Blog post from August 9th:
I awoke this morning to the smell of sizzling bacon wafting through my tent. As I slowly made my way to the cozy kitchen, the cool rays of the Arctic sun glinted on the shallow lake that lies right outside the cage I have quickly adopted as my "home sweet home." The kitchen was filled with the clinking of coffee cups and the low murmur of early morning data entry -- familiar sounds to my already dirt-encrusted ears.
After finishing up my breakfast of warm and fluffy pancakes doused in maple syrup, I got myself ready for a long day on the tundra. We began our first long walk to the site, encountering many caribou on the way. Along our route, we stopped from time to time to rest our feet and backs, drink plenty of water, and best of all, learn about the historical and scientific significance of our surroundings. Our resident Churchillian, Park Canada representative, and bear monitor, Jill Larkin, pointed out many things on the landscape, such as hunting blinds and camp sites that were used by aboriginal groups hundreds of years ago.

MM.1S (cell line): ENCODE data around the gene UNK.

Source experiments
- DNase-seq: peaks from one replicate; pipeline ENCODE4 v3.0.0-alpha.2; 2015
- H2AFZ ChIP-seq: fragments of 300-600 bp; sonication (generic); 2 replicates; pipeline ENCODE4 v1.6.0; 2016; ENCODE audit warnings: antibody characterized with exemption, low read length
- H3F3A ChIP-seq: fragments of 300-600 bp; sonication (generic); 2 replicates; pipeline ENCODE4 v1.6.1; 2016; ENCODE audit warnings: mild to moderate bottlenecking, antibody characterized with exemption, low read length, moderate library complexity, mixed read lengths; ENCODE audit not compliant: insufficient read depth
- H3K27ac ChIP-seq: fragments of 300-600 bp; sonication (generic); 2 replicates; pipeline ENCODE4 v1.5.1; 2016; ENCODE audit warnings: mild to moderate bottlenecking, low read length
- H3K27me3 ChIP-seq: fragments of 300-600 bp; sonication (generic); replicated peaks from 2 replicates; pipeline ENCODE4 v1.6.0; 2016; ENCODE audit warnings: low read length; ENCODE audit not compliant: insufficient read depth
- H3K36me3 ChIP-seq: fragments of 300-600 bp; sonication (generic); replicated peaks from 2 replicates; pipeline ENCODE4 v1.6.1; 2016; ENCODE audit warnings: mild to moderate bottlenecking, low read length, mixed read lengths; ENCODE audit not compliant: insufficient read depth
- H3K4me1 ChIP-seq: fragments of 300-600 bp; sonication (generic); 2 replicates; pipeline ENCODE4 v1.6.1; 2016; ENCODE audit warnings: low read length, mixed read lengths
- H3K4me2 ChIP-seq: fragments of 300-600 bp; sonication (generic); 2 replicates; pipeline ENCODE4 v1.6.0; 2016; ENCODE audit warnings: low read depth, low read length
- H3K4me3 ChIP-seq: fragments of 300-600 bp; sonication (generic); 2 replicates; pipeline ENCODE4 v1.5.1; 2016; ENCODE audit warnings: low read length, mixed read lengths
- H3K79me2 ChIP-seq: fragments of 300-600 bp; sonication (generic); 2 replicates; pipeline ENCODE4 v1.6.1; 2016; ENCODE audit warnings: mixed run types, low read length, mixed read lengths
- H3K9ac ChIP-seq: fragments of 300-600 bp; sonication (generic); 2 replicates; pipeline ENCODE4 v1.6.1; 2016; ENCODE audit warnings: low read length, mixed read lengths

After walking 4 kilometers, we finally made it to our site and were able to get to work. The cold winds that caused even the probers to shiver were combated by a warm meal of MREsand piping hot dwarf labrador tea made from one of the plants we encountered while collecting data, Ledum decumbens.
Once we finished our transects, we collected our gear and continued our hike, ending at the icy blue waters of the Hudson Bay. We relaxed and enjoyed the view for a while before we made our returning trip back to Nester 1.
-Leanna Gitter, Park School grade 12